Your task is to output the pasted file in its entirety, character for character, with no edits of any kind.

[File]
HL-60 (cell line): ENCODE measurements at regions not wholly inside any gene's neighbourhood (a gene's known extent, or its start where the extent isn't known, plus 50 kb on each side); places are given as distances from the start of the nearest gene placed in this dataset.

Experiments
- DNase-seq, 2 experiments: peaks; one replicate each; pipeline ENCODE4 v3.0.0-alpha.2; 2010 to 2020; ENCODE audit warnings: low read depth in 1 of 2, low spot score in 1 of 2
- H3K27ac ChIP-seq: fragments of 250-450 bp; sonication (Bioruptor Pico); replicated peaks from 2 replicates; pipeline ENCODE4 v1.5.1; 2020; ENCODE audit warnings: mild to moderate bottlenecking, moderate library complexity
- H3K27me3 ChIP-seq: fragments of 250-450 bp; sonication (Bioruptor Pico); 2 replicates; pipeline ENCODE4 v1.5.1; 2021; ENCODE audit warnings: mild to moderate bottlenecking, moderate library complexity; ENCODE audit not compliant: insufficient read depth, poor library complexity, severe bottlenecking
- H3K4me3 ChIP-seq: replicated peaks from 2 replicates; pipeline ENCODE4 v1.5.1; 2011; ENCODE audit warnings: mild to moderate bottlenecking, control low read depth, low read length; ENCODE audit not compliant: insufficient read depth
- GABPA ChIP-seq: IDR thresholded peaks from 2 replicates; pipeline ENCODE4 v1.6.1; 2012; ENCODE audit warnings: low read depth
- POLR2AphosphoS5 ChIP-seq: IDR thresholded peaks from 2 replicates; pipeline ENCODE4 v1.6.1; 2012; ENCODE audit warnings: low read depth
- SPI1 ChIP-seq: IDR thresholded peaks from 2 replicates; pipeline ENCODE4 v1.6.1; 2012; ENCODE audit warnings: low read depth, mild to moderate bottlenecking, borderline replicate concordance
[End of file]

HL-60 (cell line): ENCODE measurements at regions not wholly inside any gene's neighbourhood (a gene's known extent, or its start where the extent isn't known, plus 50 kb on each side); places are given as distances from the start of the nearest gene placed in this dataset.

Experiments
- DNase-seq, 2 experiments: peaks; one replicate each; pipeline ENCODE4 v3.0.0-alpha.2; 2010 to 2020; ENCODE audit warnings: low read depth in 1 of 2, low spot score in 1 of 2
- H3K27ac ChIP-seq: fragments of 250-450 bp; sonication (Bioruptor Pico); replicated peaks from 2 replicates; pipeline ENCODE4 v1.5.1; 2020; ENCODE audit warnings: mild to moderate bottlenecking, moderate library complexity
- H3K27me3 ChIP-seq: fragments of 250-450 bp; sonication (Bioruptor Pico); 2 replicates; pipeline ENCODE4 v1.5.1; 2021; ENCODE audit warnings: mild to moderate bottlenecking, moderate library complexity; ENCODE audit not compliant: insufficient read depth, poor library complexity, severe bottlenecking
- H3K4me3 ChIP-seq: replicated peaks from 2 replicates; pipeline ENCODE4 v1.5.1; 2011; ENCODE audit warnings: mild to moderate bottlenecking, control low read depth, low read length; ENCODE audit not compliant: insufficient read depth
- GABPA ChIP-seq: IDR thresholded peaks from 2 replicates; pipeline ENCODE4 v1.6.1; 2012; ENCODE audit warnings: low read depth
- POLR2AphosphoS5 ChIP-seq: IDR thresholded peaks from 2 replicates; pipeline ENCODE4 v1.6.1; 2012; ENCODE audit warnings: low read depth
- SPI1 ChIP-seq: IDR thresholded peaks from 2 replicates; pipeline ENCODE4 v1.6.1; 2012; ENCODE audit warnings: low read depth, mild to moderate bottlenecking, borderline replicate concordance